by Susan Norton
Somehow, I missed the 60’s. Perhaps, I was just too busy pursuing other interests, such as bee hive hairdos, hot pants and the pursuit for a perfect husband to have the time or inclination to delve any deeper into my self awareness than a full length mirror would provide. “Getting In Touch” meant nothing more significant than feeling the fabric of my new cotillion dress to make sure there was zero percent of polyester!
However, now in the mid life of my crisis years, I found myself drawn to Esalen, the irrefutable Big Sur Mecca of personal evaluation, transition and growth. Esalen is a community, perched on a cliff overlooking the Pacific, known for its sulfur baths, massages and self-exploration workshops. I decided to take a five-day workshop entitled “The Medicine of Poetry” by John Fox, a highly respected poet/therapist from Northern California. I am a poet of dubious talent but probably in desperate need of therapy, so I figured I would qualify.
As I drove up Highway #1, I could feel the muscles in my neck and shoulders loosen and the desire to take in deep cleansing breaths of moist sea air. I seemed to want to shake my head to clear away the hassle and heat of L.A. and an over-programmed life with nothing but the single goal of perfection.
My accommodations were better than I expected, clean and functional. No tiny bottles of shampoo, conditioner and hand lotion could be found, just those lowly rectangular slivers of generic white soap like the ones that graced the motels of the 60’s. I felt rather like I was at summer camp for baby boomers. The crowning feature though was the balcony, which overlooked an expansive flower garden and then the ocean. I stood out there early every morning just drinking in the scene and smells while doing my rotator cuff exercises.
Taking It In
Since my workshop didn’t begin until that evening, I spent the afternoon wandering around Esalen’s extensive 27 acres. There is even a waterfall, art barn, rocky beach, swimming pool, several lotus ponds, a secluded meditation hut nestled by a quiet stream, and, of course, the famous Esalen Baths, fed by a natural hot spring.
Before I knew it, dinnertime was here, and I got in line for what turned out to be a wonderful buffet, as all their meals are. There was a salad bar along with two or three soups offered at both lunch and dinner. The fruits and vegetables, mostly grown right there on the property, are the freshest I’ve ever tasted, and I had never seen such gorgeous, red tomatoes. This evening, the entree was salmon cakes and were utterly delicious. There is even a small bar that serves beer and wine.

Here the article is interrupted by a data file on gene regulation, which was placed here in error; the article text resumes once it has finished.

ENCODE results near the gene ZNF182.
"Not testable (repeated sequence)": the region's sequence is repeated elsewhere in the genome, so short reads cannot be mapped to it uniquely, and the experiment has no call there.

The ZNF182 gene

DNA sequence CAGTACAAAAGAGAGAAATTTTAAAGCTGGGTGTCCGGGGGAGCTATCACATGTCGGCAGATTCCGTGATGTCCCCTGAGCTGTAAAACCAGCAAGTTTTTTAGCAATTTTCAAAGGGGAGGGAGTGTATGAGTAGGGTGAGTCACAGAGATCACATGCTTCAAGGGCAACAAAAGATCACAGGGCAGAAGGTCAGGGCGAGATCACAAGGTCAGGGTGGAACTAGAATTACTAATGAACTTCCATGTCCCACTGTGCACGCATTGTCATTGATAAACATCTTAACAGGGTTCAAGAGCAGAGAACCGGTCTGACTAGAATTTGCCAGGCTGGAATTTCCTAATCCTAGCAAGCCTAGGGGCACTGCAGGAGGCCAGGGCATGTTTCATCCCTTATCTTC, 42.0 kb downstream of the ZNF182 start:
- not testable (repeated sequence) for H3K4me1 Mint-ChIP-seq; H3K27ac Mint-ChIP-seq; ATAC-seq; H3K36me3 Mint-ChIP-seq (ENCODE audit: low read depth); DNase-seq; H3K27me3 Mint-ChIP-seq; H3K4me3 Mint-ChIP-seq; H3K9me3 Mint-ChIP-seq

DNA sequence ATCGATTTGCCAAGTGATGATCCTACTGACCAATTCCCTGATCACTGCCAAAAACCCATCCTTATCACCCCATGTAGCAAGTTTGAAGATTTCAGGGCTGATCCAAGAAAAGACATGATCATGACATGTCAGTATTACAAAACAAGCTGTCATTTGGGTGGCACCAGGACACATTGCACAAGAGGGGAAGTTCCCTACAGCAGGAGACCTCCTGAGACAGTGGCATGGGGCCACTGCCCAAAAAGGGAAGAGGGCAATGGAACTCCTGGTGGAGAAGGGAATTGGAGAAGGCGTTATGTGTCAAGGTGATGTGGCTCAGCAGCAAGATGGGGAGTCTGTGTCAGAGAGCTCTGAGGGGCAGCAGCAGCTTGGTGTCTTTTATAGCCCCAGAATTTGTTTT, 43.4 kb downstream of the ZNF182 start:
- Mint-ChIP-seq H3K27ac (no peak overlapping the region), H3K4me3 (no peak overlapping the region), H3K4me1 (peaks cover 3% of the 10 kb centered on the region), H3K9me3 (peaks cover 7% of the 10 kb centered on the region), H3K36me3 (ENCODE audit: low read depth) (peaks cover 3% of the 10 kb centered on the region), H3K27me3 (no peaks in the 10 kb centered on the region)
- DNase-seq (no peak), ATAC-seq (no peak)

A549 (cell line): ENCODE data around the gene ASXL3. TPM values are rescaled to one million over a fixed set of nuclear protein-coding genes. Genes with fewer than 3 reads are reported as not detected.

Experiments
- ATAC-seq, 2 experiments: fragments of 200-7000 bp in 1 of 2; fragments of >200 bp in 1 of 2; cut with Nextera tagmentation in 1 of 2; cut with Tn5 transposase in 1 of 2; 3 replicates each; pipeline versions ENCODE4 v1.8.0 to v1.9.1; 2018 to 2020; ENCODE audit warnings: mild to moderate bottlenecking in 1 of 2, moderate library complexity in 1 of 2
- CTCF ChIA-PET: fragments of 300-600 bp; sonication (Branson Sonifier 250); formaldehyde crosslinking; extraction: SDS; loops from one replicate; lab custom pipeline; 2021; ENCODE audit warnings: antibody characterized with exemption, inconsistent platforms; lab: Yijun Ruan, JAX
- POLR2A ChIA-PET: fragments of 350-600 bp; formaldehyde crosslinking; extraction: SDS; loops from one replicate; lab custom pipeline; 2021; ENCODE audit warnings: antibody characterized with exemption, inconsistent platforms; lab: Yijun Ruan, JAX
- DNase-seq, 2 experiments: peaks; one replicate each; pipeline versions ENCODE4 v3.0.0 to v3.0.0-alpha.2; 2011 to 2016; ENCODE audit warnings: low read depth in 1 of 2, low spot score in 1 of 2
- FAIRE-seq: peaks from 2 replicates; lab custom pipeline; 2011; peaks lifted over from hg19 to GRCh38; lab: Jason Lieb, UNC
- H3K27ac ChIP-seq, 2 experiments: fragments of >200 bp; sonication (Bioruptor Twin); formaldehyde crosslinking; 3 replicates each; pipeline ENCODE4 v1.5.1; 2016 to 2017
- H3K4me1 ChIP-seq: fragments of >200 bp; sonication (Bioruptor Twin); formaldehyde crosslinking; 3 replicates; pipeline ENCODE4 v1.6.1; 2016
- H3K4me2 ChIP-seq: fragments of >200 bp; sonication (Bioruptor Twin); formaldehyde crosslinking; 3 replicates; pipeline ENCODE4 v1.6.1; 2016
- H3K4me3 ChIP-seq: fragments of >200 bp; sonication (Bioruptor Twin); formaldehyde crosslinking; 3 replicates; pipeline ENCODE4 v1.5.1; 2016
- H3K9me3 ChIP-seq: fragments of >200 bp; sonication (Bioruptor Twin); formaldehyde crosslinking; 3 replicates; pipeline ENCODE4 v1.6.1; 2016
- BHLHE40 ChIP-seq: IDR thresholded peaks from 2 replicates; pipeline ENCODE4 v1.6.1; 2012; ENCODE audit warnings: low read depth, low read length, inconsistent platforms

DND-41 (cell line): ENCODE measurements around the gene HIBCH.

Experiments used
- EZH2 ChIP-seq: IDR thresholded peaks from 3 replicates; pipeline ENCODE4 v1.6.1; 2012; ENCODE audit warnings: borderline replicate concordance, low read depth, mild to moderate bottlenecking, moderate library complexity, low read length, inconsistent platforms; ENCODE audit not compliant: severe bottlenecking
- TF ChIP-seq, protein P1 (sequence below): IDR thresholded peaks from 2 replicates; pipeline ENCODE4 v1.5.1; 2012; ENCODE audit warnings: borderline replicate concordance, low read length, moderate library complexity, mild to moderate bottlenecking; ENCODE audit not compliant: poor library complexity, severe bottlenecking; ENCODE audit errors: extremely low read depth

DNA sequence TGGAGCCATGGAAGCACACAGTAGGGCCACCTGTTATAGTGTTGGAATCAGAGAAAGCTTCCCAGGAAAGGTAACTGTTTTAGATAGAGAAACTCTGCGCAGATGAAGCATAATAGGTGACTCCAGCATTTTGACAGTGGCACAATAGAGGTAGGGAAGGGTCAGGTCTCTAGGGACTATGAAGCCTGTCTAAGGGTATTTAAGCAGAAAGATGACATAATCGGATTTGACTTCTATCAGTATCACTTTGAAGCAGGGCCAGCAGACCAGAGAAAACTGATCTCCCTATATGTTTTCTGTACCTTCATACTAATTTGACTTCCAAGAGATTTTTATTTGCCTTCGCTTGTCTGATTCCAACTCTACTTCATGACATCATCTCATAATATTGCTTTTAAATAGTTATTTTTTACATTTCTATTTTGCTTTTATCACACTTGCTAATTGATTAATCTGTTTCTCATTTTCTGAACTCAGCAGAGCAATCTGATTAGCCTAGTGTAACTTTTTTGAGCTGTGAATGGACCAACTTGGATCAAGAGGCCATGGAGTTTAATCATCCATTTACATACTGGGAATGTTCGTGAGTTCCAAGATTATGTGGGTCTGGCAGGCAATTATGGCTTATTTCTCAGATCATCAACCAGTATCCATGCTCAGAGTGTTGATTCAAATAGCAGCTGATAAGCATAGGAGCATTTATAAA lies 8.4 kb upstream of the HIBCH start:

I chose to eat outside and shared a table with an overworked cardiologist from Hawaii, a crazed homemaker from the San Fernando Valley, an emotionally exhausted book editor from London and a burnt out stockbroker from San Diego, who had just quit her job and sold her house, her BMW and her three Armani suits, just to take the time to find out who she had become and who she really wanted to be. All of us had come here for different reasons but we were beginning to feel bonded in a special way if only because we were a little bit terrified at what was going to happen in the next few days. Self revelation sometimes “sucks” and sometimes “rocks.” Esalen is highly touted for helping those in transition, whether it be emotional or physical. I qualified on both accounts, and under my intrepidation was the knowledge that this was my time and it was just for me.
After dinner, walking to my workshop, I glanced at the night sky and actually gasped out loud at the infinite number of stars that were visible. It was a glorious experience! I continued on confidently knowing that I was just where I was supposed to be.
I spent the next five days gratefully accepting all that Esalen had to offer, even the “clothing optional” baths. My grown children would be mortified but somehow, after reluctantly relinquishing my outerwear and entering the baths au natural, it seemed the only way to fully experience it. I even had a massage on an open top deck with the sun and trained hands relaxing my tense muscles, while being lulled by the calls of sea gulls and the gentle lapping of the waves just fifty feet below. Esalen is world renown for its bodywork massages and I became sold on them, too.
Reluctant to Leave
As the time to leave drew near, I simply wasn’t ready, willing or able to do so. I put my name on the waiting list for another workshop. Miraculously, as I came to the desk to grudgingly hand in my room key, they informed me an opening had just come available. “Thank you God,” I murmured to myself. This weekend workshop was on “Relationships” and was lead by Mary Goldenson, a Los Angeles psychologist. I figured that I qualified here, too, since I had gone on two blind dates in my life, and married and divorced them both. My sons had been begging me to let them pick my next husband.
It was just what I needed, especially when I learned that “the most important relationship you will ever have is with yourself.” I read, I wrote, I hiked, I luxuriated in the baths and I learned a lot about myself – a perfect vacation. Perhaps, I had missed the 60’s the first time around, but Esalen had saved the best of those times, and I felt they were just for me!
Susan has been a travel writer for several years. Her motto is, “Have laptop. Will travel.” Her articles have been published in newspapers, magazines and on Internet sites. Also, her poetry has appeared in magazines, anthologies, greeting cards, two art exhibits, a calendar, a cruise brochure and on fortune cookies and NPR Radio. With her writing partner, Susan Dawson, she has published a seven book series of children’s books on healthy eating, and has received ten awards in writing.
Night sky photo: Paul Kline
All other photos: Beth Whitman